Moore is concerned because half of Orange's 28 charters have populations skewed two-thirds or more toward a single group, compared with the county's roughly one-third white, one-quarter black, one-third Hispanic mix of students.

The Sentinel's analysis shows that more than half of the state's charters — 54 percent — have two-thirds or more of a single race or ethnicity, compared with 44 percent for traditional public schools.

"I don't know what the solution is, but we need to slow up on all of this charter stuff until we see what the consequences are," Moore said.

That's not likely to happen. The Legislature and Gov. Rick Scott are pushing for changes in state law that would bring additional charters.

"What the charter schools are doing is addressing a need," said state Sen. David Simmons, a Maitland Republican and charter-school supporter. "Just as a matter of fact, right now those needs are reflected with the makeup of those schools."

Orange School Board member Kat Gordon, whose district is majority African-American, does not agree. It is a return to segregation, says Gordon, who is frustrated with the direction.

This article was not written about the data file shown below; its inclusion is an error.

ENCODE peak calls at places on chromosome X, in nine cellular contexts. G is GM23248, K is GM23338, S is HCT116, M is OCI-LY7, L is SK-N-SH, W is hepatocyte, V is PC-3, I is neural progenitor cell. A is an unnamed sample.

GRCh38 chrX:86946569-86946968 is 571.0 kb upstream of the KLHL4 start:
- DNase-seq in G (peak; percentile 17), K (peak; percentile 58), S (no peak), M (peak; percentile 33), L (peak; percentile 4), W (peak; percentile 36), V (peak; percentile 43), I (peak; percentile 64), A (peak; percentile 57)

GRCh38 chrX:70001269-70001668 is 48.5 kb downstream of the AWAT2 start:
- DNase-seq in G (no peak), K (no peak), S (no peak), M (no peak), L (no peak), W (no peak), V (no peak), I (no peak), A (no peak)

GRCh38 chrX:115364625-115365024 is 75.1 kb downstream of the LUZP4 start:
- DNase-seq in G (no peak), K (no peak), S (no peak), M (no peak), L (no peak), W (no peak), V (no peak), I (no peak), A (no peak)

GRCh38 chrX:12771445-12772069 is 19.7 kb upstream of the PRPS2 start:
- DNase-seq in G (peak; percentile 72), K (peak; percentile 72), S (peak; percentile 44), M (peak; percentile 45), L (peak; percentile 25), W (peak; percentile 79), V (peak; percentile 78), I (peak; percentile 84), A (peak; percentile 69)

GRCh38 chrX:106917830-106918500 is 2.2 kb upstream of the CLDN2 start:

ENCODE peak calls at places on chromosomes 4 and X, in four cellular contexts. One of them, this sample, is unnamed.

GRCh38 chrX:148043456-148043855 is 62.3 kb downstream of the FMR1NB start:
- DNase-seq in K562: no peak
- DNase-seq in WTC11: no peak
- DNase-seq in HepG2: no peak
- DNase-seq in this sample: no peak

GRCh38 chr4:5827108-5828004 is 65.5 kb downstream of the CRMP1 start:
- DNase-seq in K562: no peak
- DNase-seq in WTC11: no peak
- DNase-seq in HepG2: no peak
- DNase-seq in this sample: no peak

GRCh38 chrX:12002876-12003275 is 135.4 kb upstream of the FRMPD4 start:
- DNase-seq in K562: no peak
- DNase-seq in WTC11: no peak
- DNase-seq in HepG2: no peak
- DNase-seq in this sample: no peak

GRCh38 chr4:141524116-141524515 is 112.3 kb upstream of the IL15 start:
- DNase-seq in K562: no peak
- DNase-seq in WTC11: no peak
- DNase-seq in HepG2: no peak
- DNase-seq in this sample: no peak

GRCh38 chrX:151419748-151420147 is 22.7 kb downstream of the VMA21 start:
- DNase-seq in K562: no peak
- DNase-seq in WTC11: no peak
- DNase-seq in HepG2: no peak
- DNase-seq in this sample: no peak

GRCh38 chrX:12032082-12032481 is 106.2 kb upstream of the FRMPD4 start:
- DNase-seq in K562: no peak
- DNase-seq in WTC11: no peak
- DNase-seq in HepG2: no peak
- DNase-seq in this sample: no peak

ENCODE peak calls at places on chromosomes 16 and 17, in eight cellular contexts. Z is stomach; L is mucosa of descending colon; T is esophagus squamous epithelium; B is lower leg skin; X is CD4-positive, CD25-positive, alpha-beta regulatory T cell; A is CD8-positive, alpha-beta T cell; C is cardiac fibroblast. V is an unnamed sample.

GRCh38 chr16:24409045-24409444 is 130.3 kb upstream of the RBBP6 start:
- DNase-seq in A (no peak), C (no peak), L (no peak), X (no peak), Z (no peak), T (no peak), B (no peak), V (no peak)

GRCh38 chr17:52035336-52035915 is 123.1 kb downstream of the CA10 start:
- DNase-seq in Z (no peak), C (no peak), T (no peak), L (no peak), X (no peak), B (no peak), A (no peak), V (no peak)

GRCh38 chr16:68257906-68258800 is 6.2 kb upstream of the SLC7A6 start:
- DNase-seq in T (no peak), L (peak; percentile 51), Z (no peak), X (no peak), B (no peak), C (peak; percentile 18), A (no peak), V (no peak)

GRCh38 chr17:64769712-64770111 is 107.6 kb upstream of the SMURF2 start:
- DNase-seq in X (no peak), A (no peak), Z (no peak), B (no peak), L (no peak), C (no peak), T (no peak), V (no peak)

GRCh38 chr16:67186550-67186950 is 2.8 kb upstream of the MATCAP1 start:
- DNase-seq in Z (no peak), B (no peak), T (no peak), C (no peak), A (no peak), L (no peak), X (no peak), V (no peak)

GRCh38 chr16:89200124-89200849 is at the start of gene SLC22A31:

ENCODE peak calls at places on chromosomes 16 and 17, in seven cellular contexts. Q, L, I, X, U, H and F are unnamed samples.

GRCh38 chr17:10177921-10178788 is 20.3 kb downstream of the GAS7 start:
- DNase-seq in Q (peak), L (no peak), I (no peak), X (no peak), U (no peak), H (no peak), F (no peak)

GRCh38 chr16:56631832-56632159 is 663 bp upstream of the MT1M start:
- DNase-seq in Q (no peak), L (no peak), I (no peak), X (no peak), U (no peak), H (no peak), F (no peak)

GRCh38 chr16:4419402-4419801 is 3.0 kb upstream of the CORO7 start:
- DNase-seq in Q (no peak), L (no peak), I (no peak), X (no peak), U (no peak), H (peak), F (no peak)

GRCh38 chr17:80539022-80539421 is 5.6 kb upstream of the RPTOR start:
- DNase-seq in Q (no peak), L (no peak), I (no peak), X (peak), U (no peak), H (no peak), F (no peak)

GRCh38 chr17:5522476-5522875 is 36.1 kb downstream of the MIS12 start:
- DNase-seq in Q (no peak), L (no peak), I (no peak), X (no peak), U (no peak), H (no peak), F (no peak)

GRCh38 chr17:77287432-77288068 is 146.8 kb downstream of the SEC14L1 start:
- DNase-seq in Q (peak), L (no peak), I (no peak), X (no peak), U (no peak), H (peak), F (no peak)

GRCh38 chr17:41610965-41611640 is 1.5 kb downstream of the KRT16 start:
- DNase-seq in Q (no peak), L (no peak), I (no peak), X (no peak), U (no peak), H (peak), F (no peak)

"No! No! We do not want to go back to where we were in the 1950s and '60s," said Gordon, who is African-American. "They have got to make sure they have diversity in those schools."

Orange school-district officials have begun encouraging several charters with skewed student enrollments to become more in line with surrounding public schools, although the district cannot force the change.

Already, more than 155,000 students across the state, 6 percent, are enrolled in charters, including about 18,000 in Central Florida. Orange, Seminole, Lake, Osceola and Volusia counties all have tax-funded charter schools that are exempt from many regulations facing mainstream schools. For example, charters do not have to meet the same class-size restrictions as regular schools and often are not graded by the state.

A niche market

For more than a decade, charter schools in Florida have been promoted as a way for desperate inner-city parents to get their children out of low-performing public schools and into superior classrooms.

But the reality at many Florida charters is much different. Those that don't target a race or ethnicity seek a niche market such as students interested in science — the Orlando Science Middle School, for example — or the arts, including a ballet charter set to open in Volusia County next fall.

Some, such as the Imagine School in south Lake, were set up in fast-growing counties to relieve school boards of the burden of building another school. Other charters are military academies, focus on foreign languages or even specialize in playing golf.